The veterinarians and staff of Long Island Veterinary Center are pleased to provide you with an online newsletter. This fun and fact-filled newsletter is updated on a regular basis.
Included in the newsletter are articles pertaining to pet care, information on our animal hospital,
as well as news on the latest trends and discoveries in veterinary medicine.
Please enjoy the newsletter!
Current Newsletter Topics
Each year, millions of dogs and cats are lost. In fact, this disaster strikes nearly one-third of all pet-owning families. Of the millions of cats and dogs that are lost, only 10 percent are ever identified and returned to their owners. More pets lives are lost because owners did not identify them than from all infectious diseases combined.
All pets should wear traditional collars with identification and rabies vaccination tags. A traditional collar, however, is not enough. These collars are often worn loosely and are easily removed. Cat collars are designed to break off if the animal is caught in a tree branch. When the traditional collar is lost, removed or breaks off, nothing is left to identify the pet unless the pet has a microchip.
Microchips are rapidly becoming a very popular method for identifying pets. Once the microchip is inserted, the pet is identified for life. Microchips are safe, unalterable and permanent identification for pets. The microchip is a tiny computer chip or transponder about the size of a grain of rice. The chip is inserted under the skin between the shoulder blades of a cat or dog, in much the same way that a vaccine is administered. The microchip is coded with a unique 10-digit code. Each microchip that is inserted contains a unique code, specific to the individual pet.
Inserting the microchip is simple and causes minimal or no discomfort. The microchip comes pre-loaded in a syringe, ready for insertion. The entire procedure takes less than 10 seconds. Post-injection reactions are very rare and the encapsulated microchip remains in place permanently.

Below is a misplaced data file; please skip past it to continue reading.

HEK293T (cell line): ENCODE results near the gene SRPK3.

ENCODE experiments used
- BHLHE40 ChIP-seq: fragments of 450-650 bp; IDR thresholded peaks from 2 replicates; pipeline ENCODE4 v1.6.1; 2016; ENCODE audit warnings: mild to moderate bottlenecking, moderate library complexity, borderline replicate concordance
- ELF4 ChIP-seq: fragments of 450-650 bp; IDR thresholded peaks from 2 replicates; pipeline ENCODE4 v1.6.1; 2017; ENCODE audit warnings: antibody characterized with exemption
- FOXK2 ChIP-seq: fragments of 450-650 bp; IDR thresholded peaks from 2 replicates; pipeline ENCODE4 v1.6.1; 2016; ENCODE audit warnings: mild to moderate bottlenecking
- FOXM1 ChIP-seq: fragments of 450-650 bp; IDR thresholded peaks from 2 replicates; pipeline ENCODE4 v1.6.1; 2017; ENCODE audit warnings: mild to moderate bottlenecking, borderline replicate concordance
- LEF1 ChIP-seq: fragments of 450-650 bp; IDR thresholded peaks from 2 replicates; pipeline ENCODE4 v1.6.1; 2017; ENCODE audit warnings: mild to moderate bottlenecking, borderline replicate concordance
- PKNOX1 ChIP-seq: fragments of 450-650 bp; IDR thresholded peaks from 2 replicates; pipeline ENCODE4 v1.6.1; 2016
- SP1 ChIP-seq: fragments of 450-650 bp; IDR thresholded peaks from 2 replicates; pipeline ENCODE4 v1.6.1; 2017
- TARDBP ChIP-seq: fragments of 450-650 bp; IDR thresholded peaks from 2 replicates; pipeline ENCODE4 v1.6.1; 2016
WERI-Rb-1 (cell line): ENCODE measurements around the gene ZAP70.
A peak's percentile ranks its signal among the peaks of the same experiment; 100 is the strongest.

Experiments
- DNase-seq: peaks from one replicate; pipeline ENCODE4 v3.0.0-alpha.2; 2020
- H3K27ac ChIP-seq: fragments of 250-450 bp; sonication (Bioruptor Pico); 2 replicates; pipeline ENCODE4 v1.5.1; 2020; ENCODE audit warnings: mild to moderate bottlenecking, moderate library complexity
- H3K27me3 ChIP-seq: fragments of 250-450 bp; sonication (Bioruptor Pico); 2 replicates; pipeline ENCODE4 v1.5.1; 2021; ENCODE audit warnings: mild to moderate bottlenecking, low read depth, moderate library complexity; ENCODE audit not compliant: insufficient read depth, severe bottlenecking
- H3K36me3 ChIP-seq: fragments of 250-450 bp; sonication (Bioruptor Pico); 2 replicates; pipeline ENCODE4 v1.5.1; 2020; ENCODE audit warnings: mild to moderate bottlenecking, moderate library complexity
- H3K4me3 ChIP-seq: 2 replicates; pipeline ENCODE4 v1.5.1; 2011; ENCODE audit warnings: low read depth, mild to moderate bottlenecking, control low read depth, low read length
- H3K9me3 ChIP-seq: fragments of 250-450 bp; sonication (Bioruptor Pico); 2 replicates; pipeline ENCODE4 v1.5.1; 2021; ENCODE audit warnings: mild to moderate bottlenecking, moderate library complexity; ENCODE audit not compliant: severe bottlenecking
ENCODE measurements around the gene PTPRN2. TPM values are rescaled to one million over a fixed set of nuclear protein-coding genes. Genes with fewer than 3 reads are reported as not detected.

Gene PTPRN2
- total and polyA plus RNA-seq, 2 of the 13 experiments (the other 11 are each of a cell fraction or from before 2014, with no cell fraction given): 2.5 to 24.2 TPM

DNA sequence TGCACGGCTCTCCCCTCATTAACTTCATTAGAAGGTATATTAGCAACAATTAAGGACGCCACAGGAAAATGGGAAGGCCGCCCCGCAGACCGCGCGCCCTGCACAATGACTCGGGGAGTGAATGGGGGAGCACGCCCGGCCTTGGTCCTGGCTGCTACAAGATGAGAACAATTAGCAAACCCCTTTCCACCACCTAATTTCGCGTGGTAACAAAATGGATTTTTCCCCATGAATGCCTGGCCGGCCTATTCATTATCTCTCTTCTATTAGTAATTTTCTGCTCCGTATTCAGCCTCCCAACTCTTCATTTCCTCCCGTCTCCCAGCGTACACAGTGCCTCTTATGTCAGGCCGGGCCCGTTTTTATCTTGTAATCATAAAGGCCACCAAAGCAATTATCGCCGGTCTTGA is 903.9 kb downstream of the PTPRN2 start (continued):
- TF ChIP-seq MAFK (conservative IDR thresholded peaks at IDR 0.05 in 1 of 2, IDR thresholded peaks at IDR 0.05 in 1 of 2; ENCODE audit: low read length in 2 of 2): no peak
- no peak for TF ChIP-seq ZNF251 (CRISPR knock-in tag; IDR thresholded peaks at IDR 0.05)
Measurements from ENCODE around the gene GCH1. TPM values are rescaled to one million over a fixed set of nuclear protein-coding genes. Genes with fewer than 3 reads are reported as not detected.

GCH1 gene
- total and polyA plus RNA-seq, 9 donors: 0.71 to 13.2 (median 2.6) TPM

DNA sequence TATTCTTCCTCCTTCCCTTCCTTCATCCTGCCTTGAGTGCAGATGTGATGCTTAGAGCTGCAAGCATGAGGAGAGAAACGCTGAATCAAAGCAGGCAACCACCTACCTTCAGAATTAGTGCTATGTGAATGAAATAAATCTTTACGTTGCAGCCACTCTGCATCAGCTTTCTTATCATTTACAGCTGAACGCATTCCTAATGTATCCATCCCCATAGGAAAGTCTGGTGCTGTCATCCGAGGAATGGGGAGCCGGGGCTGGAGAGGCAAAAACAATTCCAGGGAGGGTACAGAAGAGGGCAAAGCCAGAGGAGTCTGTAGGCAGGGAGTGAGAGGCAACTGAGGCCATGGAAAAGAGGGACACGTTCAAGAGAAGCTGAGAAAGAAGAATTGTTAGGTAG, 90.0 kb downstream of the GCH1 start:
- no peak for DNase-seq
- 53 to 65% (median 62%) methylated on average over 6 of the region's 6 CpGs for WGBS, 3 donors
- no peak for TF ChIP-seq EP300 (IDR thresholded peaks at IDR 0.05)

The scanner is a hand-held device used to detect the message encoded in the microchip. The scanner is passed over the animal, paying particular attention to the area between the shoulder blades. If a microchip is present, the 10-digit number (encoded in the capsule) is read by the scanner. Scanners are provided to animal control, humane shelters and other rescue organizations so that all stray pets are scanned and those with microchips are reunited with their owners. Veterinarians can also purchase scanners for use in their hospital.
The veterinary hospital where the microchip is implanted records the pet’s information and its unique microchip identification number. When a lost pet is found and scanned, the veterinary hospital is immediately contacted. Since most veterinary hospitals are not open 24 hours a day, it may take some time before you are notified. In addition to this standard registration, you can register your pet in your own name for a charge of $15-20. By doing this, as soon as your pet is found, you are notified.
Along with the additional registration fee, we recommend that you update your personal information with the microchip database on a regular basis. It is also advisable to have your veterinarian test the microchip on an annual basis in order to make sure that it is properly transmitting data.
Lyme disease, an illness that is transmitted by hard-bodied ticks such as the deer tick, is a serious disease affecting humans and pets across the country. While being around ticks may be hard to avoid, there are many things you can do to prevent Lyme disease from becoming a debilitating disorder for you and your pets.
Although Lyme disease has been diagnosed in people in all 50 states, more than 80 percent of human cases have occurred in the eastern states from Massachusetts to Virginia. The disease was named after Lyme, Conn., where the first human cases occurred in 1975. Ticks obtain the disease from the mammals they feed on, which include rodents and deer, and pass it on to humans and other animals, such as dogs, through a bite. Symptoms of the disease in humans include a rash and/or symptoms of the flu, followed by joint pain and possible arthritis.
Pets handle the disease differently, however. For example, canines will not show signs of the disease for several weeks or months after infection. If it is caught early, they will respond quickly to a round of antibiotics. Symptoms in dogs include arthritis and occasional fever. If undiagnosed for a long period of time, dogs can develop glomerular disease, a type of kidney damage caused by overstimulation of the immune system by an infectious organism.